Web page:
, James Wolcott. I’ll see your "lean cut Giacometti sculpture with a lone wolf aura" and raise you "the apotheosis of wounded American manhood in an era when being a man was anathema to the national mood". I can’t win here because I had to click through to your linked picture of a Giacometti sculpture; that’s why you’re writing for Vanity Fair and I’m on my third movie news website.

But, goddamn it, look at Roy Scheider and tell me the (smile you) son of a bitch doesn’t deserve a twenty-four hour period dedicated to venerating his cinematic contributions! As Wolcott notes, the weathered-at-birth actor’s run as the man who saved the male identity began with Alan Pakula’s Klute in 1971 and concluded in 1979 with Bob Fosse’s masterpiece All That Jazz. In between, there were little films like The French Connection, Jaws and William Friedkin’s excellent Wages of Fear riff Sorcerer. Wolcott remembers The Seven Ups fondly; it’s pretty good, but I really want to guilt Quentin Tarantino into screening a double feature of The French Conspiracy and The Outside Man, the two French-produced crime flicks he made with Jean-Louis Trintignant. Then, I’ll have Scheider’s entire 1970s body of work accounted for (aside from Michael Schultz’s To Be Gifted, Young and Black; though, to be honest, that’s the story of my life).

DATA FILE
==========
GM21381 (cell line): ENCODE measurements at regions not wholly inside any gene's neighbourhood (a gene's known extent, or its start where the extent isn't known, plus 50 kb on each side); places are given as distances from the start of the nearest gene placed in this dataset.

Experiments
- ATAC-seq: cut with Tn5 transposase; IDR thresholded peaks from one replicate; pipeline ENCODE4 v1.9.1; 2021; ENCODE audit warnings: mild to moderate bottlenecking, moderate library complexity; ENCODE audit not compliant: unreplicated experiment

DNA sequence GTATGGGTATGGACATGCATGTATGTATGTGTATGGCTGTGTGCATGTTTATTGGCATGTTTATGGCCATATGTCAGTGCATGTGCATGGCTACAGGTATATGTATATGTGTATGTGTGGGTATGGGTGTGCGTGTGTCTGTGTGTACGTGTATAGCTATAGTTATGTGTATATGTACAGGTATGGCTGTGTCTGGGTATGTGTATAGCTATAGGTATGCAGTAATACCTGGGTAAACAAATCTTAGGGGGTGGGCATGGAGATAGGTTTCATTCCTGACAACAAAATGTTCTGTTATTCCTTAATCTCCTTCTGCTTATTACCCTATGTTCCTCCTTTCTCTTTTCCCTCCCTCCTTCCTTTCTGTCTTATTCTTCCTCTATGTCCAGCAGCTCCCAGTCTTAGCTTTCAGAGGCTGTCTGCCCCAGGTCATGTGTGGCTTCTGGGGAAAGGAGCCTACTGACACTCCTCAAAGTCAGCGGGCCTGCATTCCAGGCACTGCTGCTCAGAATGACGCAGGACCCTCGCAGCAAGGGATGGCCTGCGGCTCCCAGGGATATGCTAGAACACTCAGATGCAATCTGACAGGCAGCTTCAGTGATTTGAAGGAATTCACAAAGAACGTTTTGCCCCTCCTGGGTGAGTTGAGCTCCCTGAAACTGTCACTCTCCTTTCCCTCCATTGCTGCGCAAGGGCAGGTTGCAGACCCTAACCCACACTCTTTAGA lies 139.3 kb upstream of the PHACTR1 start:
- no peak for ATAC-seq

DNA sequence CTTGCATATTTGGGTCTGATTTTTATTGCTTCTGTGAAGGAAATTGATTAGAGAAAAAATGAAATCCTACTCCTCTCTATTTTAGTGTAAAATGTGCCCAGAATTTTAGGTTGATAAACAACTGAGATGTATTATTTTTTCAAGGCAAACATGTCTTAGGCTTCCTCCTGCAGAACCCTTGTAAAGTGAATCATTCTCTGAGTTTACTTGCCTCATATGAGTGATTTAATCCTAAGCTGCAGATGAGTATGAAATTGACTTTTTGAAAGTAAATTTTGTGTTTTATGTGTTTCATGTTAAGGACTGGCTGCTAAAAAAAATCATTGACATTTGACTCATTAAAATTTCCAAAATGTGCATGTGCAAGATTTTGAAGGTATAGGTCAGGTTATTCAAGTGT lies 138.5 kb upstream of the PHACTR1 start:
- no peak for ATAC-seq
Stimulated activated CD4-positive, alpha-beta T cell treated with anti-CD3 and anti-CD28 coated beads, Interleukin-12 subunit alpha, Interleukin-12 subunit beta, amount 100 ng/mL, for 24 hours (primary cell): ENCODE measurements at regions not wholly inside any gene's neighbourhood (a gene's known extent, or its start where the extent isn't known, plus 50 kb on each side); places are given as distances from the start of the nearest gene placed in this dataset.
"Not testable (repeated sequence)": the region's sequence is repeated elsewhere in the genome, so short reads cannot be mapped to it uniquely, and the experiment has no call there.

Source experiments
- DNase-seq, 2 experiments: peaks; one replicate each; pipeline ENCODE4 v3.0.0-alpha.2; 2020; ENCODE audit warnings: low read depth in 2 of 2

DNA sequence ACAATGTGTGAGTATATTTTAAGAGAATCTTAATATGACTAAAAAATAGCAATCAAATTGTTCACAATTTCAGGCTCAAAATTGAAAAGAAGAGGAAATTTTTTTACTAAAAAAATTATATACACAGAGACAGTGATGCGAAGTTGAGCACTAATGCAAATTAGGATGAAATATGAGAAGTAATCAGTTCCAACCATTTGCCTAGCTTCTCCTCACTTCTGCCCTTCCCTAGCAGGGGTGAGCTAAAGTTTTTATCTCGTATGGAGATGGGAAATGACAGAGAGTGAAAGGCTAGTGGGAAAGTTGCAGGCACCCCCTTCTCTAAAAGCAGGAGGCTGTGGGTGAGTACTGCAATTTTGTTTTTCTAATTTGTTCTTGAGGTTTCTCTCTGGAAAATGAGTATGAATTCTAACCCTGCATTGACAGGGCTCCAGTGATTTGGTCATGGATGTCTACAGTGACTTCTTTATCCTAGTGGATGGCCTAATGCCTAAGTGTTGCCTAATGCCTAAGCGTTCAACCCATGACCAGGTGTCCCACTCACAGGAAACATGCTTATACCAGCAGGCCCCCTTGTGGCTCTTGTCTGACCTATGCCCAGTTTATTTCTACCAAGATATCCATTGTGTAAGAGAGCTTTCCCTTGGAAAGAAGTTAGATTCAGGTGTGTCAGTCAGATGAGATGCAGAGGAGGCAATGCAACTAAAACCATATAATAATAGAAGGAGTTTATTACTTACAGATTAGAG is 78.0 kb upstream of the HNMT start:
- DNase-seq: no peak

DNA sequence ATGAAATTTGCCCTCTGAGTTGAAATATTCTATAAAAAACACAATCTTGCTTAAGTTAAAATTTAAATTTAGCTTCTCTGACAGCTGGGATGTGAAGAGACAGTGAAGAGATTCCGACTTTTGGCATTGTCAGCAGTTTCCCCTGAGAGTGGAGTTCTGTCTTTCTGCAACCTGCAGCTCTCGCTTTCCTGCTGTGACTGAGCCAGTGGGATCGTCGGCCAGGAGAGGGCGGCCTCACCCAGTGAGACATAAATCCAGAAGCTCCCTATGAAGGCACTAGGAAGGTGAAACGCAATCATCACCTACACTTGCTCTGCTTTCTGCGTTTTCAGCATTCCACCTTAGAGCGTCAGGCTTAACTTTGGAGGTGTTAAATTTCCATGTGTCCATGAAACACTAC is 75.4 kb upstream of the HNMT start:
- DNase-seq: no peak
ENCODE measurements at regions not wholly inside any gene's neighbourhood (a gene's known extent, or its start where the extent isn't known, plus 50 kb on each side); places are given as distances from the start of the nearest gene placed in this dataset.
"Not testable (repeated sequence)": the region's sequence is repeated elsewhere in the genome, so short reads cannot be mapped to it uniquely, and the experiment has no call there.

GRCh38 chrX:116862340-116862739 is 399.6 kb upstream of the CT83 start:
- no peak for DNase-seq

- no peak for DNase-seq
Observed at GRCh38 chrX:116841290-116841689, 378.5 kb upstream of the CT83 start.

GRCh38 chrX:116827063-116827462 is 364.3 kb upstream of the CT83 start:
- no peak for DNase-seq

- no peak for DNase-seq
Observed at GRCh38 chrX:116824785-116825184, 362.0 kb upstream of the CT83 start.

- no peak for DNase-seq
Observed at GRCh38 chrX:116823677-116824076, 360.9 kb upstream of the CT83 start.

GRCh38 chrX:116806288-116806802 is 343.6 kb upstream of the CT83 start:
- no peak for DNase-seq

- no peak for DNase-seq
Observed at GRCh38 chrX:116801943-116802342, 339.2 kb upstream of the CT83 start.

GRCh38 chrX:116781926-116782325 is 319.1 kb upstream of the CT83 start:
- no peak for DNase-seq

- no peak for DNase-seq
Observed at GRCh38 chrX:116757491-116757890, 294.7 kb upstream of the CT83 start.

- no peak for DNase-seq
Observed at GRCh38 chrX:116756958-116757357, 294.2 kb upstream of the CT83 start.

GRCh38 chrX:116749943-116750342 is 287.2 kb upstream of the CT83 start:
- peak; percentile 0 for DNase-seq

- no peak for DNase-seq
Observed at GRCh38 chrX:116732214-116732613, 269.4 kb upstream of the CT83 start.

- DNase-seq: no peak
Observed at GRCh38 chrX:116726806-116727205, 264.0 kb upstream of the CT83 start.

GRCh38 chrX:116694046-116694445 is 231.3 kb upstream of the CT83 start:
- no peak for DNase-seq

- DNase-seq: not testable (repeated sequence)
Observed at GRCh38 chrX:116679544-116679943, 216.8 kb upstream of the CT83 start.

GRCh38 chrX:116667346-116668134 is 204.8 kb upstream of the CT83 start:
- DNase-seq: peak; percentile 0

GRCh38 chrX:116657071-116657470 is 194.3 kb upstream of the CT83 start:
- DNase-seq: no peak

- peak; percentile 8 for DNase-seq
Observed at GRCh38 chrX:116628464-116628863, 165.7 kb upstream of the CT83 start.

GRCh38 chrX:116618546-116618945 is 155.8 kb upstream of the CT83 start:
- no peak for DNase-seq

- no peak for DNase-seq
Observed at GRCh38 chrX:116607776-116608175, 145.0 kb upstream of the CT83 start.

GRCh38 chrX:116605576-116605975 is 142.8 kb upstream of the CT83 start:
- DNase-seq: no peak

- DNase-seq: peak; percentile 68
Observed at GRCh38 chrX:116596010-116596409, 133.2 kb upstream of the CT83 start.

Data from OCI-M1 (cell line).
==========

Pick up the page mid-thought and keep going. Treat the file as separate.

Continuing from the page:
Scheider’s most iconic role was easily Amity Police Chief Martin Brody, the aquaphobic protagonist of Steven Spielberg’s Jaws. While Scheider wasn’t classically handsome, he had a leathery everyman quality. He was like a versatile, soulful Richard Conte; he could shift effortlessly from the put-upon lawman (which he reprised in the useless 1978 sequel Jaws 2) to the (straight!) philandering Broadway choreographer Joseph Gideon in All That Jazz. And that’s how he became, for a bafflingly brief moment, one of the best actors of his generation. More than "You’re gonna need a bigger boat", I now hear Scheider excoriating Ann Reinking: "You’re always talking about being faithful. Why do you think so small?" What a wonderful line! And could anyone phrase it with the same mix of selfishness and tenderness better than Scheider? How did this guy fade away? (I will say that he gives a nice performance as a real piece of shit in Eric Red’s Cohen and Tate.)

In any event, I’ll be watching (or Tivo-ing) Monday night’s episode of Law & Order: Criminal Intent just to see what got Wolcott all charged up. And if you’re a decent human being, you’ll do likewise. We owe it to Scheider. He shouldn’t be squandering his talent in garbage like The Punisher and The Myth of Fingerprints; we need the seventy-four-year-old badass back in movies that matter. So drain a bottle of red wine, make funny faces at your kid, and go slice open the gut of a tiger shark that, while incredibly rare for these waters, did not ingest Alex Kintner. Enjoy your Roy Scheider Day!